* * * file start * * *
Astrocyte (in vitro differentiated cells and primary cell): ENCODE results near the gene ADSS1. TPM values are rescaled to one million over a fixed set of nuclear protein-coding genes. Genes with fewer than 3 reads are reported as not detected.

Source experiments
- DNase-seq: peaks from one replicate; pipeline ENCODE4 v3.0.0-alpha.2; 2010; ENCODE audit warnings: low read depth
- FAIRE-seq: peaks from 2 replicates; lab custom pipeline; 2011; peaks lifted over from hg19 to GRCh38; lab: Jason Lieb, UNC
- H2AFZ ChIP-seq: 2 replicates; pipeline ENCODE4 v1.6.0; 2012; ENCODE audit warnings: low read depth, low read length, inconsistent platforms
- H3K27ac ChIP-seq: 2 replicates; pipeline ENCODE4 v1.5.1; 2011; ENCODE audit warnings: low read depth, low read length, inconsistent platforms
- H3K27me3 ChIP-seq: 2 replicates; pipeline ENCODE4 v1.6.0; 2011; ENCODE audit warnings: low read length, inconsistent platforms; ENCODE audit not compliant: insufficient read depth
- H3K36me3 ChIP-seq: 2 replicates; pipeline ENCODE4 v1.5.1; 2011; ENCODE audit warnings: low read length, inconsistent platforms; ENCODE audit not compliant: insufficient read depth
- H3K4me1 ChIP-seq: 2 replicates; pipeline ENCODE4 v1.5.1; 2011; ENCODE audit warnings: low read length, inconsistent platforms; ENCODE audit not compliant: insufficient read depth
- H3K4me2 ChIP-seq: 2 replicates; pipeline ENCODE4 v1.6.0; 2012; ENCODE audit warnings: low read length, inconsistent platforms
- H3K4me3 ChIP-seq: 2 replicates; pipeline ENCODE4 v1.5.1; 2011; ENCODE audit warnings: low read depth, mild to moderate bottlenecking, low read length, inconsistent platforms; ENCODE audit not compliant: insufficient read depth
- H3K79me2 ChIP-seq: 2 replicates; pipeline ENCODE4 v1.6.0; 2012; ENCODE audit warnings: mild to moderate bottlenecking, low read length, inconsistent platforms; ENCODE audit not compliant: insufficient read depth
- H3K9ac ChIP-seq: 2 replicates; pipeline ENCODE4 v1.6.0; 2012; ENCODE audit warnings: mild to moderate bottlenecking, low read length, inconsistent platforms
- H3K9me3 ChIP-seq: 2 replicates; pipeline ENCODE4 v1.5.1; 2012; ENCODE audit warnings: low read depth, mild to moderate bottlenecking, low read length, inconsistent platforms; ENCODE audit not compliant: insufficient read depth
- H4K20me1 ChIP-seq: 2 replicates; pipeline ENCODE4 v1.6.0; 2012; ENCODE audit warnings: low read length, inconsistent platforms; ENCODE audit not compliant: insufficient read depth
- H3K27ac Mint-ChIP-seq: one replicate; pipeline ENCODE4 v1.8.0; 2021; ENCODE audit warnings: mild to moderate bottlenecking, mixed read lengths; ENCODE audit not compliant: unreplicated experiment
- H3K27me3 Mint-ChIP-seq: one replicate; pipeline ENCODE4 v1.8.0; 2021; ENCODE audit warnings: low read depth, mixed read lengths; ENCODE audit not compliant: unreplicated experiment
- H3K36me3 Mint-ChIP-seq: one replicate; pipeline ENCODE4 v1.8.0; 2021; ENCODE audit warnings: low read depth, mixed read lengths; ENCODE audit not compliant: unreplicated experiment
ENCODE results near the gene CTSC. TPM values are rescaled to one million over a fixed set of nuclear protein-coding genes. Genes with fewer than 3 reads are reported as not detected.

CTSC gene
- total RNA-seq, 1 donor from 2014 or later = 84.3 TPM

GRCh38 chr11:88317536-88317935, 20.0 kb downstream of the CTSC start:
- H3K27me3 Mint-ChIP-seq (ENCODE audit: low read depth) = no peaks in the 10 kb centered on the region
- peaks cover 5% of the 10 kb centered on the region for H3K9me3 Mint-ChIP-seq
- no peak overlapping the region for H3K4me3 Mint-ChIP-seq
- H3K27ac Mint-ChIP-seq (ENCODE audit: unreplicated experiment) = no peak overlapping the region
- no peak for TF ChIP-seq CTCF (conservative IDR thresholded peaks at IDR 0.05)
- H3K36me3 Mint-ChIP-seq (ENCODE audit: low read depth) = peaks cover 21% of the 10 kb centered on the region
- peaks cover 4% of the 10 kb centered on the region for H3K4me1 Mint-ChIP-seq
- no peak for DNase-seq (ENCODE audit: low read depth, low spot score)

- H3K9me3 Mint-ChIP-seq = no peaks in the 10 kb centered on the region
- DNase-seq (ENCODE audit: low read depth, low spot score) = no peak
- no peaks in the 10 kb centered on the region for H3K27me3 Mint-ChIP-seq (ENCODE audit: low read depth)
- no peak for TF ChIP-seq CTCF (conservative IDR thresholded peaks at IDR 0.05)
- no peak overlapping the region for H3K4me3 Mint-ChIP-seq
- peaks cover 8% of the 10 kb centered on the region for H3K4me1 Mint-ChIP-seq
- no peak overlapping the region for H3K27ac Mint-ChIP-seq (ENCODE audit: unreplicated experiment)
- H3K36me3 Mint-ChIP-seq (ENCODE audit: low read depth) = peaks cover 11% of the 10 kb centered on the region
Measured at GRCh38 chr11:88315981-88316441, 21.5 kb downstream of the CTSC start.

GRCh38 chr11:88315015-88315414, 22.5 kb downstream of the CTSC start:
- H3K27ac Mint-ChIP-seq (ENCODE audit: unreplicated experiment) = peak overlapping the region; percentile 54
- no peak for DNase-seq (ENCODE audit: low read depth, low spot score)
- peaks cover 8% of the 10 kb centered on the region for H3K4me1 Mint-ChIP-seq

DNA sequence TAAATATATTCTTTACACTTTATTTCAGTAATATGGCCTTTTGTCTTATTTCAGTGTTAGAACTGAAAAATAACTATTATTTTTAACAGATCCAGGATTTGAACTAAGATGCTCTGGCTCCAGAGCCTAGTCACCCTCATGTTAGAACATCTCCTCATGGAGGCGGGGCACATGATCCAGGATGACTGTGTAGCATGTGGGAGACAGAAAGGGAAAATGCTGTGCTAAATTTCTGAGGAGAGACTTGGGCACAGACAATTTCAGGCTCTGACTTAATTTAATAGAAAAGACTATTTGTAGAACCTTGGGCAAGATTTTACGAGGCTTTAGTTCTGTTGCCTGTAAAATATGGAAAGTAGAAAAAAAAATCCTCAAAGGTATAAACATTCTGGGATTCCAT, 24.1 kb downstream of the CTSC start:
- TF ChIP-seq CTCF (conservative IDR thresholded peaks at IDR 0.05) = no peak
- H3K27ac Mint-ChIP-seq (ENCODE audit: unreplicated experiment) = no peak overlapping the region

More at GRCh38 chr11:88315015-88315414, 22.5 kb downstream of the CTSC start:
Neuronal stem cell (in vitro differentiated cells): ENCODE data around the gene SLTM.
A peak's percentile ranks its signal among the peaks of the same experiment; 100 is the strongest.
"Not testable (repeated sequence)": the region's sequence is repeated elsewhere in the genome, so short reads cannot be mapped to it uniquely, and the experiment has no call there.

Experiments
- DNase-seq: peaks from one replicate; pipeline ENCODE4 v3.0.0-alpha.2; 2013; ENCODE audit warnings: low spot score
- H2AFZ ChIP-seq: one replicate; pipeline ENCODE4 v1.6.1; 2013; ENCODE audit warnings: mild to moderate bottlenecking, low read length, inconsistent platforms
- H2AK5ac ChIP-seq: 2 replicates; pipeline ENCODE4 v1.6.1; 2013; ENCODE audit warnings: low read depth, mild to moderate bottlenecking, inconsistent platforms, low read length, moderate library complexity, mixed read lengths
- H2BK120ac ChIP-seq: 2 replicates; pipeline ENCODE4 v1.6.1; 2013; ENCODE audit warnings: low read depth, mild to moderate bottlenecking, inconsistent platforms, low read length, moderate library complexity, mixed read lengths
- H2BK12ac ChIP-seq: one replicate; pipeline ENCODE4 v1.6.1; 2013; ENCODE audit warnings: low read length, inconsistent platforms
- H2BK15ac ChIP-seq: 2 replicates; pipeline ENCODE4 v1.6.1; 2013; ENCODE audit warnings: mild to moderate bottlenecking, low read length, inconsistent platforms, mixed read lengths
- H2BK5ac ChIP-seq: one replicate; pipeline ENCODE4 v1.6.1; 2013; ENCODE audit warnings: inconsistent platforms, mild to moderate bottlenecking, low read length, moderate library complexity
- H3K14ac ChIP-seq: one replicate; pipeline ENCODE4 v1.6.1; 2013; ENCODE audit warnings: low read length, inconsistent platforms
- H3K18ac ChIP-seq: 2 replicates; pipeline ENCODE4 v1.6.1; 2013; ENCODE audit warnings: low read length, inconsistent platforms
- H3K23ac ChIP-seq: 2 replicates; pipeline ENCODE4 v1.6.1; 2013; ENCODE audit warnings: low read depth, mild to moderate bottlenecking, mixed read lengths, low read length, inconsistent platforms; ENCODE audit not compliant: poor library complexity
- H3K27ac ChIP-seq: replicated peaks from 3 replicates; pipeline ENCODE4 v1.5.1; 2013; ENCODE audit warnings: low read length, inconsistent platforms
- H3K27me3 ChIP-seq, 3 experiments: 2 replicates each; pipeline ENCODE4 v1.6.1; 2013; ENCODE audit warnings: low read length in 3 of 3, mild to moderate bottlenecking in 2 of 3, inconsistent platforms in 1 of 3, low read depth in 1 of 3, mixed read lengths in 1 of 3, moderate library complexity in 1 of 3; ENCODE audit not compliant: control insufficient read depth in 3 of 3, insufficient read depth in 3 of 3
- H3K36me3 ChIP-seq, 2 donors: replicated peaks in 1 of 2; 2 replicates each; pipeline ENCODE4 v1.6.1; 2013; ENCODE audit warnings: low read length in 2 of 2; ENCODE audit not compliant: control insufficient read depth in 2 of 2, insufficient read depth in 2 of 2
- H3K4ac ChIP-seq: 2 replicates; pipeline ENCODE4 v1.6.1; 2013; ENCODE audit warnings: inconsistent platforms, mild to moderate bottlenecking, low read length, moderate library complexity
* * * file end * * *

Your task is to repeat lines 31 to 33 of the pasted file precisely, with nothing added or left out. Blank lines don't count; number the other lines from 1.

- H3K9me3 Mint-ChIP-seq = no peaks in the 10 kb centered on the region
- DNase-seq (ENCODE audit: low read depth, low spot score) = no peak
- no peaks in the 10 kb centered on the region for H3K27me3 Mint-ChIP-seq (ENCODE audit: low read depth)